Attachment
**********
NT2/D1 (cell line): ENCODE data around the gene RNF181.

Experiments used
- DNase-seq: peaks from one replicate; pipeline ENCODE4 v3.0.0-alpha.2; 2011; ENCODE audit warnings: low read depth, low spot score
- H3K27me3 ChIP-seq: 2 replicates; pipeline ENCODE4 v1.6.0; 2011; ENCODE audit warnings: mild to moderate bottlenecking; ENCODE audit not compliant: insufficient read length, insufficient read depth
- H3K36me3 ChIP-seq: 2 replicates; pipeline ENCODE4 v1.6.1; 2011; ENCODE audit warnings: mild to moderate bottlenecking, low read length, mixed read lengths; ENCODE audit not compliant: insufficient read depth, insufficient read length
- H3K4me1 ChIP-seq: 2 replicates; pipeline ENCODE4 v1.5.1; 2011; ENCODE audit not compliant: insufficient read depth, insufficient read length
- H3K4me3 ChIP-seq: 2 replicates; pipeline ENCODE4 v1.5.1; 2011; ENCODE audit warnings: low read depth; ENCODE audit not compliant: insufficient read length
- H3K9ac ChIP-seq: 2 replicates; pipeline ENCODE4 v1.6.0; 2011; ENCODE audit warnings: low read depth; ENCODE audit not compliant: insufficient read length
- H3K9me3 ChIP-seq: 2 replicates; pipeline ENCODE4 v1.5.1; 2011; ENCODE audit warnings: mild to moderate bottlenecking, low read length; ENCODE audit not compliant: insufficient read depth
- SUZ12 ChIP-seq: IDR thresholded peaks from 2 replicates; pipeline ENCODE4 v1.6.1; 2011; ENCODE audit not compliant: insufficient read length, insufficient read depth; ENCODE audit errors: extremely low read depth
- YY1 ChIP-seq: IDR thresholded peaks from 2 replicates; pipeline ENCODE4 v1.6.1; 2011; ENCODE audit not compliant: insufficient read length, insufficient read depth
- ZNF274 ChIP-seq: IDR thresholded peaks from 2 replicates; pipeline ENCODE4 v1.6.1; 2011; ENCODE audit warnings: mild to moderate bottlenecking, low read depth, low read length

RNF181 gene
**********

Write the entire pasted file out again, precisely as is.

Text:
NT2/D1 (cell line): ENCODE data around the gene RNF181.

Experiments used
- DNase-seq: peaks from one replicate; pipeline ENCODE4 v3.0.0-alpha.2; 2011; ENCODE audit warnings: low read depth, low spot score
- H3K27me3 ChIP-seq: 2 replicates; pipeline ENCODE4 v1.6.0; 2011; ENCODE audit warnings: mild to moderate bottlenecking; ENCODE audit not compliant: insufficient read length, insufficient read depth
- H3K36me3 ChIP-seq: 2 replicates; pipeline ENCODE4 v1.6.1; 2011; ENCODE audit warnings: mild to moderate bottlenecking, low read length, mixed read lengths; ENCODE audit not compliant: insufficient read depth, insufficient read length
- H3K4me1 ChIP-seq: 2 replicates; pipeline ENCODE4 v1.5.1; 2011; ENCODE audit not compliant: insufficient read depth, insufficient read length
- H3K4me3 ChIP-seq: 2 replicates; pipeline ENCODE4 v1.5.1; 2011; ENCODE audit warnings: low read depth; ENCODE audit not compliant: insufficient read length
- H3K9ac ChIP-seq: 2 replicates; pipeline ENCODE4 v1.6.0; 2011; ENCODE audit warnings: low read depth; ENCODE audit not compliant: insufficient read length
- H3K9me3 ChIP-seq: 2 replicates; pipeline ENCODE4 v1.5.1; 2011; ENCODE audit warnings: mild to moderate bottlenecking, low read length; ENCODE audit not compliant: insufficient read depth
- SUZ12 ChIP-seq: IDR thresholded peaks from 2 replicates; pipeline ENCODE4 v1.6.1; 2011; ENCODE audit not compliant: insufficient read length, insufficient read depth; ENCODE audit errors: extremely low read depth
- YY1 ChIP-seq: IDR thresholded peaks from 2 replicates; pipeline ENCODE4 v1.6.1; 2011; ENCODE audit not compliant: insufficient read length, insufficient read depth
- ZNF274 ChIP-seq: IDR thresholded peaks from 2 replicates; pipeline ENCODE4 v1.6.1; 2011; ENCODE audit warnings: mild to moderate bottlenecking, low read depth, low read length

RNF181 gene